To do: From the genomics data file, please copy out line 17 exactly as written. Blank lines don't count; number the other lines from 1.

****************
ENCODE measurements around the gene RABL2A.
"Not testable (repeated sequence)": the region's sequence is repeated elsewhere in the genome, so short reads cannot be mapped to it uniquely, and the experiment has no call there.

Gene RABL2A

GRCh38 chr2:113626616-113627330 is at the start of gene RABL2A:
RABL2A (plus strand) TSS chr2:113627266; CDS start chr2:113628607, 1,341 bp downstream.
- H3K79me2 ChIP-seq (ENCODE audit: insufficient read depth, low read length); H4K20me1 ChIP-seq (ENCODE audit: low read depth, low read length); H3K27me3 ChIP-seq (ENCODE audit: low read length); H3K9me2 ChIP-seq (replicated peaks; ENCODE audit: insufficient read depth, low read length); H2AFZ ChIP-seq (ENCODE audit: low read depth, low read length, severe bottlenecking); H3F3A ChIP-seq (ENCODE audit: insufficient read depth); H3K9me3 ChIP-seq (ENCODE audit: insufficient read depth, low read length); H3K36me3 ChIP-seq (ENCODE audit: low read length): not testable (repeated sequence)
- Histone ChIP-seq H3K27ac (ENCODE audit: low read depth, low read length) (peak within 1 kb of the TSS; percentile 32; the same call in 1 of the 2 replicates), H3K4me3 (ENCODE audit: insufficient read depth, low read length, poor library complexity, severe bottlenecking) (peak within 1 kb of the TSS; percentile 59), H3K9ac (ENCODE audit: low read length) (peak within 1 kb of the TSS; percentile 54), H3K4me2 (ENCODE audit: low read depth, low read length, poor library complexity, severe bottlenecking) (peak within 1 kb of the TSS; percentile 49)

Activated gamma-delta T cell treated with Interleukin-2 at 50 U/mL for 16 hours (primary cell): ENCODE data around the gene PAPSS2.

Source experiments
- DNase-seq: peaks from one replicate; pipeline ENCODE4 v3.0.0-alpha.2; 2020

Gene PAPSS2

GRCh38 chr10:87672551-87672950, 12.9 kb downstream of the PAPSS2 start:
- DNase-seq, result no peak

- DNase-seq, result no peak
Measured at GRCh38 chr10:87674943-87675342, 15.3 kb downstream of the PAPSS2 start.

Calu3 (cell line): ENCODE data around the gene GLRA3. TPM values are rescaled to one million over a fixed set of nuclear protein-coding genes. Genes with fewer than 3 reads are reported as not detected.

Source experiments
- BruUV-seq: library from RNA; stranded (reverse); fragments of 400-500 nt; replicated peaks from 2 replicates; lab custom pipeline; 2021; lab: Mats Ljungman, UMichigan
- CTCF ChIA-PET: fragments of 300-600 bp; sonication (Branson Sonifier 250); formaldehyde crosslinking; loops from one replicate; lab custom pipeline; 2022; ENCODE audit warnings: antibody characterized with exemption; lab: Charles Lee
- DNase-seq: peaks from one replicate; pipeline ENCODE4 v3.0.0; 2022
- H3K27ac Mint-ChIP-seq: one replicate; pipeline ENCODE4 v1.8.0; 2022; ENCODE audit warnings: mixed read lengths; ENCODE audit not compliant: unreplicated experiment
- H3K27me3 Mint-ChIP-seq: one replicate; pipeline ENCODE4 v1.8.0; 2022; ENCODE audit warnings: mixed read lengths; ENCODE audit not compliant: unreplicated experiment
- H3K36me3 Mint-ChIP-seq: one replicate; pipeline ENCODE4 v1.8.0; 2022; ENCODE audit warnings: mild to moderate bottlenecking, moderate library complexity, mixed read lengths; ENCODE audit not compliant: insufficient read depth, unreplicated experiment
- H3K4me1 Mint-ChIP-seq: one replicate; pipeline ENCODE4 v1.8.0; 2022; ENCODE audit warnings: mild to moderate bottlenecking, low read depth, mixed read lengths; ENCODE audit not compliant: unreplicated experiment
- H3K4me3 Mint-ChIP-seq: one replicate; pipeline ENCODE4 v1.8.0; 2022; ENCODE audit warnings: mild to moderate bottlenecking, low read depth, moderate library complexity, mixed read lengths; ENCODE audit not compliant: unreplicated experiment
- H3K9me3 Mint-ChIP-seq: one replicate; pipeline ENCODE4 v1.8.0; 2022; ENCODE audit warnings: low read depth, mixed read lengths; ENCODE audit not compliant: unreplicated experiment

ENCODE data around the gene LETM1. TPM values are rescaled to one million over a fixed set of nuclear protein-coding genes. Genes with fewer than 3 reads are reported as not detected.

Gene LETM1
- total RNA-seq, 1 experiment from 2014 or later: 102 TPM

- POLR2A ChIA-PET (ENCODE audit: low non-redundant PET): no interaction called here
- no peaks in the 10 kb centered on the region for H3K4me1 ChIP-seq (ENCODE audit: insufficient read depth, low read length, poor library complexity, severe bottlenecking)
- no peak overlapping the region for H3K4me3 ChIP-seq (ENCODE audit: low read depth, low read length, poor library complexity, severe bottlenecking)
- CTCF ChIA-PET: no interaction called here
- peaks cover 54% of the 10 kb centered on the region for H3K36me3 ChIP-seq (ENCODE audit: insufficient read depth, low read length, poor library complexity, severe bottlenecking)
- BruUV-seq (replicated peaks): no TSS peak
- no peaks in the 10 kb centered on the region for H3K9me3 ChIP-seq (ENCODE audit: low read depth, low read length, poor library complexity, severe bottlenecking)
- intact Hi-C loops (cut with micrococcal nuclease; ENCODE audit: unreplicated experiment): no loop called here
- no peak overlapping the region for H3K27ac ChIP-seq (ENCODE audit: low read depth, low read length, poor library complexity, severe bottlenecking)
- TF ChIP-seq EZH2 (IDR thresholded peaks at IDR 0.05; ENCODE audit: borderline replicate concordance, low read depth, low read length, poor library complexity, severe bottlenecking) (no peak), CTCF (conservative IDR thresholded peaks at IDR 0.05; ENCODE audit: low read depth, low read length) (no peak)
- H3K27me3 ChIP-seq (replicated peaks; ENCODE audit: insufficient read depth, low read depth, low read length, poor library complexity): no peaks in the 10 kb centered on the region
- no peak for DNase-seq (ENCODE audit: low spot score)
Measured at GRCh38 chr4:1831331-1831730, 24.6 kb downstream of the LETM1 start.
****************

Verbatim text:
Source experiments